However, it is very important not scalp too soon in early spring, as it increases the chance of cold damage and winterkill on bermudagrass in mid-spring. We like to keep the root system and crown of the plants insulated with that dormant turf until the chance of a late spring freeze is past. The good news is that the 10-day forecast calls for nothing close to freezing temperatures throughout Carolina, so I think it’s OK to break out your mower for the first time.

If you have a cool-season grass such as fescue, you’ve probably mowed a few times already, as it’s been green and growing for a few weeks now. Make sure that you NEVER scalp a fescue turf, as it does not tolerate shorter mowing heights as bermudagrass does. Ideally, fescue should be no shorter than 2.5″ in spring, and higher as we get into the summer and fall.

And before firing up your mower for the first time, if not done last fall, sharpen the blade, clean out the gas line, change the oil, and generally get it tuned-up for proper mowing this spring.

Posted by & filed under Insect Control.

ants

Well, that’s better than having ants in your pants! This time of the season, ants do seem to be more prolific in Carolina home lawns. Little mounds of dirt piled up by the working ants can be seen along edges or in the turf. And with dormant bermudagrass, the ant mounds are more visible since the grass is not full and growing such as with a fescue lawn. Ants really don’t harm the turf at all, and in fact, are natures best little aerators. They are more of a nuisance than anything else. With the exception of fire ants, which can be bad news, we don’t recommend treating the lawn for ants.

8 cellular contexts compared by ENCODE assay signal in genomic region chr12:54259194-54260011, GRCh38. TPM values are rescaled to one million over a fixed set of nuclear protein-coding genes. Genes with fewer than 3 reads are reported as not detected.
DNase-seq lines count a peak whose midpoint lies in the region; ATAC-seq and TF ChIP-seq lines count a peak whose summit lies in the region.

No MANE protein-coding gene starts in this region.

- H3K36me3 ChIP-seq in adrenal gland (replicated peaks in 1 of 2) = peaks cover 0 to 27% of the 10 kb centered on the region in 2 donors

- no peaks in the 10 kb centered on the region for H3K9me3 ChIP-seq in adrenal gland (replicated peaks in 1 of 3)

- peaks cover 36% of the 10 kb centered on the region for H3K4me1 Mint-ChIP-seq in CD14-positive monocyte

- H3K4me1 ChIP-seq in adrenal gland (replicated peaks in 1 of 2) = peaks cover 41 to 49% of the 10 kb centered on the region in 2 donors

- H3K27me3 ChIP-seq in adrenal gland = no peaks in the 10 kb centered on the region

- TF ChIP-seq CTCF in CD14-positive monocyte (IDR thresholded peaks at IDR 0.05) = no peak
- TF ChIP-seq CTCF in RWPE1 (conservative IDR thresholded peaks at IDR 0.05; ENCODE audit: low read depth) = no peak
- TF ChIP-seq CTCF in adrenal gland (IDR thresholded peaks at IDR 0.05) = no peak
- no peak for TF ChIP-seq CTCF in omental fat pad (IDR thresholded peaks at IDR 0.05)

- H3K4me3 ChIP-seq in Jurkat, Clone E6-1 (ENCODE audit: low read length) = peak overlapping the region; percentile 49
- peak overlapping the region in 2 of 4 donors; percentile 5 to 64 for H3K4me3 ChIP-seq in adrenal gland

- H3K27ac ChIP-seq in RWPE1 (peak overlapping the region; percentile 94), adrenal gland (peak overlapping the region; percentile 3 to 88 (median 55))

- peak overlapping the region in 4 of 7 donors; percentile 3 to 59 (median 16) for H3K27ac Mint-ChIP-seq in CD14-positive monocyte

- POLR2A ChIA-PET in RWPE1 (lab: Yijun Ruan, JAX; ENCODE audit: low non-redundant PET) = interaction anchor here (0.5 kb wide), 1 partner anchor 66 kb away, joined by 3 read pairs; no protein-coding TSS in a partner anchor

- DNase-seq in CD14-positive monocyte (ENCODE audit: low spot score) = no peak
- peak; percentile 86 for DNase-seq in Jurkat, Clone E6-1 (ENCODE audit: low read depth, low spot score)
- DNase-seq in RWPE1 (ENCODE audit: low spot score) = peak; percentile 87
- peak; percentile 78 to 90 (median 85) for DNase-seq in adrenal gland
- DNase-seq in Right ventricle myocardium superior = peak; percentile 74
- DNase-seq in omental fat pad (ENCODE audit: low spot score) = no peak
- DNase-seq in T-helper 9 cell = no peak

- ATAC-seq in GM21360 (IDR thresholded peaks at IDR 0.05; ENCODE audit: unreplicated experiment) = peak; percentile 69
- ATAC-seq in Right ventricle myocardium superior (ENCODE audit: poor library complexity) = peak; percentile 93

If the ants are entering your home, then consider doing a perimeter treatment with insecticide, which controls the ants around the home and prevents them from entering. Our Perimeter Pest Control Program does a good job of helping to control ants, spiders, centipedes, and other pests from entering your home. This consists of four treatments of both granular and liquid insecticides around the outside perimeter of your home, applying around openings such as windows, doors, vents, and other areas where bugs can enter the home. It’s not perfect, but does do a good job of preventing most insect issues inside the home, with actually applying products inside.

Posted by & filed under Environmental, Lawn Care, Natural Choice, Organic lawn care, Weed-control.

Natural Choice White BannerWE hear a alot about being “environmentally friendly”, “green”, “organic”, or “eco-whatever” these days. All good and relevant, as we believe it’s important to do what’s right for the earth we all share. Clean air and water, healthy soils, and less pollution are all important things we value at LawnAmerica. Truth is that what we do in improving lawns and landscapes provides real environmental benefits to our urban areas, as long as the products and processes are correct. They are at LawnAmeirca.